Tuesday, June 25, 2013

Teaching Teachers

Henry D. Schlinger Jr., Director of the Graduate Applied Behavior Analysis Program at Cal State Los Angeles, published a very interesting letter in the June 22, 2013 edition of the Los Angeles Times. His position is that “the main thrust of teacher training programs should be how to teach.” To do so, he proposes that schools of education need to “stop relying on trendy but unscientific “theories” of learning and instead focus on those based on good science, such as behavior analysis.” I can not agree more.

He adds that “when teachers actually teach, behavior problems in the classroom decline.” This is because students need to be active and interactive learners.

So now the question becomes how can behavior analysis accomplish that?

One of the core principles of Applied Behavior Analysis is that behaviors are related to the environment in which they occur. B. F. Skinner, the father of Behavior Analysis, sheds some light:

“The subject is always right” (Skinner, 1948, p 240).

“Control the environment and you will see order in behavior’’ (Skinner, 1967, p. 399)
“The task of a behavior analyst is to discover all the variables of which probability of response is a function.”

Applying this to our subject matter, we can conclude that instead of forcing the kids to fit teachers’ way of teaching, teachers need to be able to change their way of teaching to fit their students’ needs. This couldn’t be more relevant than when talking about special education. Children with special needs do not learn the way we teach, so we need to teach the way they learn. Applied Behavior Analysis is a single-subject design. Each student needs an individualized program. That is the idea of IEP’s (Individual Education Plan).   

As a first step, teachers can have more of an impact by learning the art of motivation and the power of stimulating instructional routines and structure.

The art of motivation: Simply put, this means motivating students to perform non-preferred activities. Good teachers motivate their students when they tell them they can have 10 extra minutes of recess if they finish their work on time, or give them points towards a pizza party or a preferred activity. It is important to note that motivation does not always mean a treat, or a prize. Motivating materials (i.e. arts & crafts, music, computers and tablets loaded with educational software, etc.), topics relevant to kids, and a loving, warm, and passionate approach to teaching are excellent tools. Education does not have to be synonymous with boredom. It should be an amazing experience.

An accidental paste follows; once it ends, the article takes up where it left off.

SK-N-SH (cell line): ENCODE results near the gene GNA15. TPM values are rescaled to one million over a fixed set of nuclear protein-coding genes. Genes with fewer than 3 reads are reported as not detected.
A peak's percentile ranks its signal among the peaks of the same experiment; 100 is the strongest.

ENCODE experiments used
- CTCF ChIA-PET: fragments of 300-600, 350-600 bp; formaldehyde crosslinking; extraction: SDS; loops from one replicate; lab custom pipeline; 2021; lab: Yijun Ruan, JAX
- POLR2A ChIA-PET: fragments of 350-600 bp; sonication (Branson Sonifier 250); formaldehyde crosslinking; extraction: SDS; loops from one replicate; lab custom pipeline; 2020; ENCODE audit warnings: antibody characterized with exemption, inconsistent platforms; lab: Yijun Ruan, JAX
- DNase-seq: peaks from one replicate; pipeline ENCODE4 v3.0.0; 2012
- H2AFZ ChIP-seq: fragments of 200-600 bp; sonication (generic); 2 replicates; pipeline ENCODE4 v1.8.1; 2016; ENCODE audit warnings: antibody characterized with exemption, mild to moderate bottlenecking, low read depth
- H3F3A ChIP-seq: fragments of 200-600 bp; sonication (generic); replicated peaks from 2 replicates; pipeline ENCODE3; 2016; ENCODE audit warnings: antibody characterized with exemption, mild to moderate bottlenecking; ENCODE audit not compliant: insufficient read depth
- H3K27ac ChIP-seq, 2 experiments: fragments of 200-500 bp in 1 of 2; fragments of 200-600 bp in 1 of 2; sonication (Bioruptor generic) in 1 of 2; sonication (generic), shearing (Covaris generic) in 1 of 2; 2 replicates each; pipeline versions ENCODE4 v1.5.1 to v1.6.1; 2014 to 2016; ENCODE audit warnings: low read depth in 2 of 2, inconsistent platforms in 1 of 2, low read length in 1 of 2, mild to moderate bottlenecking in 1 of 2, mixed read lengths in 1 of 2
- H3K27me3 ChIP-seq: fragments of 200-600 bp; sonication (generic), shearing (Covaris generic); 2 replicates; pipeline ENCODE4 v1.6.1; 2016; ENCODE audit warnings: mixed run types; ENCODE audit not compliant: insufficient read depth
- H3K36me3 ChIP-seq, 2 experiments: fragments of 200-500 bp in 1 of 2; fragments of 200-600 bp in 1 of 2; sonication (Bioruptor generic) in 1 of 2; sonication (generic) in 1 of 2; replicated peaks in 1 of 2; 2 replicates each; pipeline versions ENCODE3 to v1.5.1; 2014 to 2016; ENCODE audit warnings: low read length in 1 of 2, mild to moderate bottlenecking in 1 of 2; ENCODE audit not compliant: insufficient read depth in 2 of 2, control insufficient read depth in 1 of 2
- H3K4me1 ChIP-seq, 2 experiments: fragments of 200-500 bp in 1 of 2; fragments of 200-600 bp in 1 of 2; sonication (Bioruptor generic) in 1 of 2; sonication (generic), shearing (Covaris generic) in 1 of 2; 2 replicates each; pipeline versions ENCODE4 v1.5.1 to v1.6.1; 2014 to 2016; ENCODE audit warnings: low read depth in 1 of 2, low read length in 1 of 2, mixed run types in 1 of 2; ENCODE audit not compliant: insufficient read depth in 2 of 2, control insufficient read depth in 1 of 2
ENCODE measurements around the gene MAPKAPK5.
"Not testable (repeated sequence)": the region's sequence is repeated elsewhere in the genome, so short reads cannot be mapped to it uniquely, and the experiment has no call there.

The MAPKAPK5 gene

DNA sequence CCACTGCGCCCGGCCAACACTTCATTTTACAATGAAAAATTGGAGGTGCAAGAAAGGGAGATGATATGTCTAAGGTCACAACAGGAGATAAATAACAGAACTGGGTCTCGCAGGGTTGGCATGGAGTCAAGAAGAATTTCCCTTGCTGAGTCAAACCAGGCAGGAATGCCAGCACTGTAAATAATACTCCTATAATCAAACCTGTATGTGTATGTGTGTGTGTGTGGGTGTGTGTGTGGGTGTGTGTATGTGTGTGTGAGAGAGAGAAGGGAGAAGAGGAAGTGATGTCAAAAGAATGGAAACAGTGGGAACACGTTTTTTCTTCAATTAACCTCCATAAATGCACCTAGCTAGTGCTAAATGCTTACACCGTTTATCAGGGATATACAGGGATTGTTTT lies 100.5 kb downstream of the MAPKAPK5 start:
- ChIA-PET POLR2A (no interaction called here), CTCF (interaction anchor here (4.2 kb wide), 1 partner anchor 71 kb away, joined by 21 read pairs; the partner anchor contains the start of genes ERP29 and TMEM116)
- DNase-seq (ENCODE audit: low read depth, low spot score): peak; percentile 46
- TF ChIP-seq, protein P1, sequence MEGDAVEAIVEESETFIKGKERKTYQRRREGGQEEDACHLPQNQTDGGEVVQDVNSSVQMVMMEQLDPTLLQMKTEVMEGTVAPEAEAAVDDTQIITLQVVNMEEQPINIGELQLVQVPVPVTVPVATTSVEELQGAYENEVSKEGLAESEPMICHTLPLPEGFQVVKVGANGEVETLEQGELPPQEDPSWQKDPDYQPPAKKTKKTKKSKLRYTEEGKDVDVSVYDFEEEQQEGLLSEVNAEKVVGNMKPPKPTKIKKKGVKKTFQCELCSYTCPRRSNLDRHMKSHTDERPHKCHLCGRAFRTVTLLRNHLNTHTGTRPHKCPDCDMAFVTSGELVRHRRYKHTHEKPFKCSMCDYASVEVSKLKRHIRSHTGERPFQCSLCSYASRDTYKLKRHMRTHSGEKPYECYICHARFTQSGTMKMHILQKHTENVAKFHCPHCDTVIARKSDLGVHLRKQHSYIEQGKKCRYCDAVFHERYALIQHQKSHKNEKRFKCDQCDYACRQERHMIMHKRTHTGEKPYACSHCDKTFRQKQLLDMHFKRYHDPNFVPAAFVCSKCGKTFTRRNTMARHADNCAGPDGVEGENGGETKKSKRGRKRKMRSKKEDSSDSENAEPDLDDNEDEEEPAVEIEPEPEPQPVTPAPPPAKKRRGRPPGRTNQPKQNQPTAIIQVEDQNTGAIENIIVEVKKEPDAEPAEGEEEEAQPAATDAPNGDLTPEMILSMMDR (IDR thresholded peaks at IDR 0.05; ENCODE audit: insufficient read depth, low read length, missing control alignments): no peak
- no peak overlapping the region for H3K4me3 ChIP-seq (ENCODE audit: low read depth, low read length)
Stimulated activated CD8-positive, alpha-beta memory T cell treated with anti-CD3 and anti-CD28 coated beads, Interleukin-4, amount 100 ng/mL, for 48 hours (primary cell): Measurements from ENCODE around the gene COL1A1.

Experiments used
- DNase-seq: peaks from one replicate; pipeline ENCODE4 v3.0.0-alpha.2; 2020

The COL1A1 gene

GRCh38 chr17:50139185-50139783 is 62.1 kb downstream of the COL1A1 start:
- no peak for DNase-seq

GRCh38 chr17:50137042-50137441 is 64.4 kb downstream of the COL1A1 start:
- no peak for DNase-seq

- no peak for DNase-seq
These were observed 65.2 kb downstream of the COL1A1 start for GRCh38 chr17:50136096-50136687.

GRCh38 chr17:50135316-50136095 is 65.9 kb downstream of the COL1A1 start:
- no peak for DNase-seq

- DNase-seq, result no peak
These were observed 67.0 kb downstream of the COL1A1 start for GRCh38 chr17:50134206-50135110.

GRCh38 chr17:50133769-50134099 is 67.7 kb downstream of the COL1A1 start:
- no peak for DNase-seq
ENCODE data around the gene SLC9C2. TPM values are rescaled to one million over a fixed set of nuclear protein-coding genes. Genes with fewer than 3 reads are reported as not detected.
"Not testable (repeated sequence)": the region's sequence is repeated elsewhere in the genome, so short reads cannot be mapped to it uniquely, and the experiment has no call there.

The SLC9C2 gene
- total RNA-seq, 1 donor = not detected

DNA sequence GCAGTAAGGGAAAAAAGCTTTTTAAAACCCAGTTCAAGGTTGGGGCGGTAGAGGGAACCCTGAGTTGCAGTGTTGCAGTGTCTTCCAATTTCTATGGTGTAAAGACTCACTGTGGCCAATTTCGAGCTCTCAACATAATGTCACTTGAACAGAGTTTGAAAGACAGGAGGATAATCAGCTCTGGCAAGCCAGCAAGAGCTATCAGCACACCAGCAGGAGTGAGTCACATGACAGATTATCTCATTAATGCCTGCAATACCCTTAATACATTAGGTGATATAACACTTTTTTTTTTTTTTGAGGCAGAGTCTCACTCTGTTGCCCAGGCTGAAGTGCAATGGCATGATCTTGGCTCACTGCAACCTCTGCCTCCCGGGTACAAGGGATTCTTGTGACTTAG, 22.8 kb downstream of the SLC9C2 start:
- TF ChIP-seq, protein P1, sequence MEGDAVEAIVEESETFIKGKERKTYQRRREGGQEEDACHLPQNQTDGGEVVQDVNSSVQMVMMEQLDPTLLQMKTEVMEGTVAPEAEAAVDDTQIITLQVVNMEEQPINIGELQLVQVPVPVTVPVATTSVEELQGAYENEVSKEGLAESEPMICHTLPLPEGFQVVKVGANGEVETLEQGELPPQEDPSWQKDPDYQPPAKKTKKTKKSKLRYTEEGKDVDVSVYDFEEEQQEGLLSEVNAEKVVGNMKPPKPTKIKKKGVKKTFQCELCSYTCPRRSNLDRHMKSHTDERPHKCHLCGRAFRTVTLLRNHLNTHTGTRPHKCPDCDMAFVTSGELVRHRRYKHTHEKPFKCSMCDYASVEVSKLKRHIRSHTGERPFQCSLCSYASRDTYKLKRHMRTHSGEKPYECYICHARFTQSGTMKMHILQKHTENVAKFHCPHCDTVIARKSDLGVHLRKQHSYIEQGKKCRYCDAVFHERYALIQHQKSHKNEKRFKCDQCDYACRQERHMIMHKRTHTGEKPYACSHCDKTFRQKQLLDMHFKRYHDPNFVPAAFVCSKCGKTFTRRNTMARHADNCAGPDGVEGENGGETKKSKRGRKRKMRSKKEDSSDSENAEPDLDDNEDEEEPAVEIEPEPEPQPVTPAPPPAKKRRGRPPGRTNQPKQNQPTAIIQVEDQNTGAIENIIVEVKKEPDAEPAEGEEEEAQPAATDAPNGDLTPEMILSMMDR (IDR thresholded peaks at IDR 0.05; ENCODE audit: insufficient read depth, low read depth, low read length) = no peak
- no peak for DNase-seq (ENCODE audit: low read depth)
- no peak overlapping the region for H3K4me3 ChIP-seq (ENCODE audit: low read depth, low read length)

In my opinion it’s time to mainstream the concept that people engage in behaviors because they work, we get or avoid something through our behaviors. When we ask children to do something they don’t want to do, we need to motivate them, so they want to do it. Plain and simple.

So, three words: Motivation, Motivation, Motivation. Let’s get out there and motivate our kids instead of forcing them, or just hoping they will comply.
Under the title “The Power of Structure and Routines”, we published a blog on April 28th, 2013, where we wrote “Structure and routines mean a stimulating, predictable and consistent daily schedule (time-space-people in charge). Lack of predictability and down time increase anxiety, which leads to problematic behaviors.” Predictability is what children need, and it should be implemented in the classroom setting. Keeping them busy is part of all this.

Skinner also pointed out that his main contribution was the measurement of behaviors. Behavior Analysis is a data-based decision making process. We need to be certain, through constant measurement and experimentation, that the program is working and it will continue to work. Data should be the indicator to make decisions to continue an educational program or change it. Sustaining an ineffective instructional program is like knowingly keeping a patient on medication that is not working. Doctors (scientists in general) analyze data and make changes accordingly. Teachers should do the same.
But more than anything good teachers share a crucial feature: passion. They are passionate about their jobs. They wouldn’t change it for anything else. Thus, the system should reward them. Parents should acknowledge and thank them.

As Henry D. Schlinger Jr. put it at the end of his letter, “It’s not rocket science, but judged on the basis of how rarely it occurs, one would think it is.”

I could not agree more.

Daniel Adatto, BCBA

Wednesday, June 12, 2013

The Lovaas Legacy in Autism Treatment